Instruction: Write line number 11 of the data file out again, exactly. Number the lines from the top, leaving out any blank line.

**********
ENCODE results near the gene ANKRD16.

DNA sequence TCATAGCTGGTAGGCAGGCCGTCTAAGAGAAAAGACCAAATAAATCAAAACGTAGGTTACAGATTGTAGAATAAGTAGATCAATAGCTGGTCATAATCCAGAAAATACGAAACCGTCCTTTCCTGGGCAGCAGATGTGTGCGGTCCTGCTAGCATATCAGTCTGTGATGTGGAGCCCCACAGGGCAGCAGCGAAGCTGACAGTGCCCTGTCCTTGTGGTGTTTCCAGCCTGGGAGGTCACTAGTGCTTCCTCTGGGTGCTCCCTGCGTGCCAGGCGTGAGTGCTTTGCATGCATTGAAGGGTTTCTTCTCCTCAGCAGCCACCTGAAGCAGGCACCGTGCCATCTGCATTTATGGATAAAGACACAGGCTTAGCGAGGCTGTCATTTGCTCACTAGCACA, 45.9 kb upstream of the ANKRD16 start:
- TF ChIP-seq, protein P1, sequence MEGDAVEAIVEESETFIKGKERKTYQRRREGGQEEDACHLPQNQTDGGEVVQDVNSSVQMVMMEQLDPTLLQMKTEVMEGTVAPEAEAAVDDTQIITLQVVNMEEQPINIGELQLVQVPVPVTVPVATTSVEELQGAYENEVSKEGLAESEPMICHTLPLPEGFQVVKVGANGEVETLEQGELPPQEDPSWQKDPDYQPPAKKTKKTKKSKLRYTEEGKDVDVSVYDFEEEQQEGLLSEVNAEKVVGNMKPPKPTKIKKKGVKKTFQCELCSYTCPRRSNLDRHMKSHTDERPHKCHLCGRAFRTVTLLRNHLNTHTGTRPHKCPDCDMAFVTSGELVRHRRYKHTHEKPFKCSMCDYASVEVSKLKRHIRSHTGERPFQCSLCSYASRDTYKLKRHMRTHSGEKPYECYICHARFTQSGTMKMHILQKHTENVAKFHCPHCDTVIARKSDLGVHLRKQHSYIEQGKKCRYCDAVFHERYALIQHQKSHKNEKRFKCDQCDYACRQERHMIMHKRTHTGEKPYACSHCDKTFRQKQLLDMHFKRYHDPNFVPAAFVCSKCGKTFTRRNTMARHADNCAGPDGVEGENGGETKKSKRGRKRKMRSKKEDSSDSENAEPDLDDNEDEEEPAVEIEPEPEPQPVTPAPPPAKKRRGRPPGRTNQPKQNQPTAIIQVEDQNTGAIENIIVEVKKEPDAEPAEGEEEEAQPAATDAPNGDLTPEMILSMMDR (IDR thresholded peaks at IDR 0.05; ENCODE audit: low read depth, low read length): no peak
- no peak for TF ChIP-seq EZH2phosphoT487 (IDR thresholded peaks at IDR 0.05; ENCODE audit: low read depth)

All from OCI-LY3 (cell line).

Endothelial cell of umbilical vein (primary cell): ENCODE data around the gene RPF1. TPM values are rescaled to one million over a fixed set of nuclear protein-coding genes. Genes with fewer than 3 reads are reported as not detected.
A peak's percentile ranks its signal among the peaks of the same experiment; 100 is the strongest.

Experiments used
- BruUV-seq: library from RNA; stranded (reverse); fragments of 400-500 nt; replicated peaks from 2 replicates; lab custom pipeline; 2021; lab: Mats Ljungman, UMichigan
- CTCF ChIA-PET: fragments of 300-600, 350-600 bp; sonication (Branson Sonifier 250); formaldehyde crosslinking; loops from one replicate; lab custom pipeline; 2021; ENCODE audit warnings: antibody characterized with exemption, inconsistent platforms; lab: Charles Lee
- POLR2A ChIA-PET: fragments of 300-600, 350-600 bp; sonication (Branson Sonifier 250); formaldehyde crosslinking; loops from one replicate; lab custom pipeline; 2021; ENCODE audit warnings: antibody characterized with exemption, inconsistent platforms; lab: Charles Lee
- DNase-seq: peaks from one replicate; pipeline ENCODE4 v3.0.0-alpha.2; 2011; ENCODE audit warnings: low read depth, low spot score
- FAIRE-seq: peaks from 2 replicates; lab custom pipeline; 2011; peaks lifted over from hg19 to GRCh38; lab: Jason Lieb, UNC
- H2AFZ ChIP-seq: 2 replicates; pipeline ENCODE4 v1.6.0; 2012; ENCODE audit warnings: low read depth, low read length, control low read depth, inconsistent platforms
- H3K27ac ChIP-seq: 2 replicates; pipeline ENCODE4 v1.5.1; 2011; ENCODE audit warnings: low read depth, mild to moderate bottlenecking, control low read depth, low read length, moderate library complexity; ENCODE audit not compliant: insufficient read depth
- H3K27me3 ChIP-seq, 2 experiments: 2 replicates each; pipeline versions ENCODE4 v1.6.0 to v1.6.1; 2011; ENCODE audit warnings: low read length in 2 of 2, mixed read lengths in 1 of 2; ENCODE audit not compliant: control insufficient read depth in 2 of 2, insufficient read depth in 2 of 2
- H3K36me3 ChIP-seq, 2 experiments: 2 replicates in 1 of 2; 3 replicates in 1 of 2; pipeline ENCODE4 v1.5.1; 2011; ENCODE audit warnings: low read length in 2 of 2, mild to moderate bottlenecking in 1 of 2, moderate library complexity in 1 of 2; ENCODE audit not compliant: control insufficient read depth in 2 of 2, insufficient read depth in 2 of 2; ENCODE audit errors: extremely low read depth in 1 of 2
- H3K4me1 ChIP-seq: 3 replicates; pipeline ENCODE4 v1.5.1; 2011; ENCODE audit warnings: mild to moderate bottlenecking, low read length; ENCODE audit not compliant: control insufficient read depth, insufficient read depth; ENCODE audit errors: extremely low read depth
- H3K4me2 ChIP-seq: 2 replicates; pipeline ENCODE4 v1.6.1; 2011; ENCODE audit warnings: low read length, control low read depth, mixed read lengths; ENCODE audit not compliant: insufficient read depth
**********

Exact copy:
- POLR2A ChIA-PET: fragments of 300-600, 350-600 bp; sonication (Branson Sonifier 250); formaldehyde crosslinking; loops from one replicate; lab custom pipeline; 2021; ENCODE audit warnings: antibody characterized with exemption, inconsistent platforms; lab: Charles Lee